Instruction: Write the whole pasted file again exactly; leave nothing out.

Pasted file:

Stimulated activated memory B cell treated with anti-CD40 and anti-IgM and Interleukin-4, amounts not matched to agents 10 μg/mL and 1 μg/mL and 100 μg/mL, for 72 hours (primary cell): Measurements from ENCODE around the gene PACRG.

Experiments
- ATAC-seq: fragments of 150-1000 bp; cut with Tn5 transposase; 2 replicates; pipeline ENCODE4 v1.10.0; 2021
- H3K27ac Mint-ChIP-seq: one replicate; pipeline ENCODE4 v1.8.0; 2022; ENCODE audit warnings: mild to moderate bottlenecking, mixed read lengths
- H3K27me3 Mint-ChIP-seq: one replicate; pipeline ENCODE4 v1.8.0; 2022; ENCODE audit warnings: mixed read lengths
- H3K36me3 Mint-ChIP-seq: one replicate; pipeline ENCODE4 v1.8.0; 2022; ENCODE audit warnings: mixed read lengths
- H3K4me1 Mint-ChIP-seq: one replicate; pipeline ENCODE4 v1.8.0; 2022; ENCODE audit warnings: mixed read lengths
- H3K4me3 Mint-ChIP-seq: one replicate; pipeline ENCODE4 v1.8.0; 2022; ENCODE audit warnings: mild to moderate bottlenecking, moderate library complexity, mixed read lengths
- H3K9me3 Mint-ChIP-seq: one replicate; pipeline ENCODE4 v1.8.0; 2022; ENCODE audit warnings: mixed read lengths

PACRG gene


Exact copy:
Stimulated activated memory B cell treated with anti-CD40 and anti-IgM and Interleukin-4, amounts not matched to agents 10 μg/mL and 1 μg/mL and 100 μg/mL, for 72 hours (primary cell): Measurements from ENCODE around the gene PACRG.

Experiments
- ATAC-seq: fragments of 150-1000 bp; cut with Tn5 transposase; 2 replicates; pipeline ENCODE4 v1.10.0; 2021
- H3K27ac Mint-ChIP-seq: one replicate; pipeline ENCODE4 v1.8.0; 2022; ENCODE audit warnings: mild to moderate bottlenecking, mixed read lengths
- H3K27me3 Mint-ChIP-seq: one replicate; pipeline ENCODE4 v1.8.0; 2022; ENCODE audit warnings: mixed read lengths
- H3K36me3 Mint-ChIP-seq: one replicate; pipeline ENCODE4 v1.8.0; 2022; ENCODE audit warnings: mixed read lengths
- H3K4me1 Mint-ChIP-seq: one replicate; pipeline ENCODE4 v1.8.0; 2022; ENCODE audit warnings: mixed read lengths
- H3K4me3 Mint-ChIP-seq: one replicate; pipeline ENCODE4 v1.8.0; 2022; ENCODE audit warnings: mild to moderate bottlenecking, moderate library complexity, mixed read lengths
- H3K9me3 Mint-ChIP-seq: one replicate; pipeline ENCODE4 v1.8.0; 2022; ENCODE audit warnings: mixed read lengths

PACRG gene